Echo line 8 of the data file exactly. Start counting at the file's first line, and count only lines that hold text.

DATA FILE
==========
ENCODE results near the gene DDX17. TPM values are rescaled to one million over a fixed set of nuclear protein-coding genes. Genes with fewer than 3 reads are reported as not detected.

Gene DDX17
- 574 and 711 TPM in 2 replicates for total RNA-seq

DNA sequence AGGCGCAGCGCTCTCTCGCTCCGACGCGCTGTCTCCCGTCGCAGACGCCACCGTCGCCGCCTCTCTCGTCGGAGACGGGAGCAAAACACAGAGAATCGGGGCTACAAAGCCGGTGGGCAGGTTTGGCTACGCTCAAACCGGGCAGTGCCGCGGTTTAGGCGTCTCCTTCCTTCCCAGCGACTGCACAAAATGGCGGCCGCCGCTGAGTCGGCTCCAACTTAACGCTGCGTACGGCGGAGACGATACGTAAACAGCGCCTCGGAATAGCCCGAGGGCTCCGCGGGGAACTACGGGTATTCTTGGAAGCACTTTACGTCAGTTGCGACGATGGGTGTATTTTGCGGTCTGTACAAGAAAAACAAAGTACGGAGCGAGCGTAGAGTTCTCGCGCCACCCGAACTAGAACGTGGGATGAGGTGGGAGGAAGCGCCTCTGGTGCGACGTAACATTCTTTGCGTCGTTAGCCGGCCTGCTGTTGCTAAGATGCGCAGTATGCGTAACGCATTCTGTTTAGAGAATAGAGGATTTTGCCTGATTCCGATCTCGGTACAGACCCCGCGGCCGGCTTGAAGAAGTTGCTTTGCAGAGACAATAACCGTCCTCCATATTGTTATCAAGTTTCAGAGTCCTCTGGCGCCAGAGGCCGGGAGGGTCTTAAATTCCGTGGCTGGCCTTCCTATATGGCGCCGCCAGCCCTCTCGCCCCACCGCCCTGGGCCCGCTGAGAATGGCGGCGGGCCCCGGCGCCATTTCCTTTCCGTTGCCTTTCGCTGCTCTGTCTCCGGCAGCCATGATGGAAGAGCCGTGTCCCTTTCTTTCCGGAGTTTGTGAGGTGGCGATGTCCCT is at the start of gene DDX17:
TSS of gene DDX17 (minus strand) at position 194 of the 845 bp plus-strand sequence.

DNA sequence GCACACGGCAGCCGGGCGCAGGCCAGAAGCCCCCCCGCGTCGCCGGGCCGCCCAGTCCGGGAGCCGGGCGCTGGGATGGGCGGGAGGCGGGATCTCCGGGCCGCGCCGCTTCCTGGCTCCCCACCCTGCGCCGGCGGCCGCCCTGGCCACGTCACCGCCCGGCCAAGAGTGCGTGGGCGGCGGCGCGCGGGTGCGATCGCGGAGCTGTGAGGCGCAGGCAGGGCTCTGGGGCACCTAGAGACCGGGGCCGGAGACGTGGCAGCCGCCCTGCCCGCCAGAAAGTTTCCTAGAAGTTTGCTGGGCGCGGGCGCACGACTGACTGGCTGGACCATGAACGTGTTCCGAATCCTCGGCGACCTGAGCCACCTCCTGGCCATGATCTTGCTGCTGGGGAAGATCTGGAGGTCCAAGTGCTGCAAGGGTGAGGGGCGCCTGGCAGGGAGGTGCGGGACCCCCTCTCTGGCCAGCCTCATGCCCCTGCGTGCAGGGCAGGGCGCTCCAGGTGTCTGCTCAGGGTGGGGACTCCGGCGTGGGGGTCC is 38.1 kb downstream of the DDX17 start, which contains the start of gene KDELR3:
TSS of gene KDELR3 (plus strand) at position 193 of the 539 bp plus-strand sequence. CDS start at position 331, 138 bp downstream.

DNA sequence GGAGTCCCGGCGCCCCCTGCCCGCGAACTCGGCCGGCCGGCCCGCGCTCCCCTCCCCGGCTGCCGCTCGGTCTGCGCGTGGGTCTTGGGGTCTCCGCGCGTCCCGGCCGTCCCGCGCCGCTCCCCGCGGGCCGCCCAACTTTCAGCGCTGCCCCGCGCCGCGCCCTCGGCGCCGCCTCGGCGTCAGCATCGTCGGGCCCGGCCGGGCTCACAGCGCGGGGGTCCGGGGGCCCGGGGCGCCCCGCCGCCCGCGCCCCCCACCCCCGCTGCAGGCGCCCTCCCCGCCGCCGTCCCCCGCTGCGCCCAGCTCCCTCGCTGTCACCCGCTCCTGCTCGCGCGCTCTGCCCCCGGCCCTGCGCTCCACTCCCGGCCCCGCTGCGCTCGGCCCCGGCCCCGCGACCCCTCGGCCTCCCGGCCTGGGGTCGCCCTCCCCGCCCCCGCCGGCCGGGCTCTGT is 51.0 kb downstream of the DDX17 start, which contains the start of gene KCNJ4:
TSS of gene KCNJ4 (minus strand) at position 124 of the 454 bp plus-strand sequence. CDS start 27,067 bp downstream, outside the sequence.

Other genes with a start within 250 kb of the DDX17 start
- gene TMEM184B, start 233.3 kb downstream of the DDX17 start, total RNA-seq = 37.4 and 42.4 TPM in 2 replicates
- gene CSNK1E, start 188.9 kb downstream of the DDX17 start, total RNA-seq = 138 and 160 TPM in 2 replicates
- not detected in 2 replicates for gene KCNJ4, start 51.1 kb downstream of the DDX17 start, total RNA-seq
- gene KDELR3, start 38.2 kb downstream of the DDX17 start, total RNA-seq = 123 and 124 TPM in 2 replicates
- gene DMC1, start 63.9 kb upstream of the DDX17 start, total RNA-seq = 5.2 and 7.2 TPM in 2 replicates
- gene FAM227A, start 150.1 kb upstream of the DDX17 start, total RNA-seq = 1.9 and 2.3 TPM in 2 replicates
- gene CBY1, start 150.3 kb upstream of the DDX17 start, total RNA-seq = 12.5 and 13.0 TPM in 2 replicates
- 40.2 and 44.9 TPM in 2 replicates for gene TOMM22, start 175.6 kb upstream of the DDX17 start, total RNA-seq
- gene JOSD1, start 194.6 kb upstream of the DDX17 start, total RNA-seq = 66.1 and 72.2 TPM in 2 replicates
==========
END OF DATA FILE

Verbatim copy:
DNA sequence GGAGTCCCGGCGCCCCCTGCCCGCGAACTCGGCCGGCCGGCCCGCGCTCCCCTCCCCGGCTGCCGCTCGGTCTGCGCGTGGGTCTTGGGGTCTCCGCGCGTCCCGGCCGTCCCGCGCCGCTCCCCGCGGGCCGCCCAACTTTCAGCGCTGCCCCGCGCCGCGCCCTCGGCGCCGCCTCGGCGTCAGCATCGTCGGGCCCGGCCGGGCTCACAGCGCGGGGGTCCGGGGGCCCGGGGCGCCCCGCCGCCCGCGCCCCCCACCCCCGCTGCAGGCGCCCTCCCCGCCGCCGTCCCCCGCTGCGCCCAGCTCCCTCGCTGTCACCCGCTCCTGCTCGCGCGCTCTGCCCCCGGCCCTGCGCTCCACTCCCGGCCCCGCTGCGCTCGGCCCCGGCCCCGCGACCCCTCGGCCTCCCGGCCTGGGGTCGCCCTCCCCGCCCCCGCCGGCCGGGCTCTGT is 51.0 kb downstream of the DDX17 start, which contains the start of gene KCNJ4: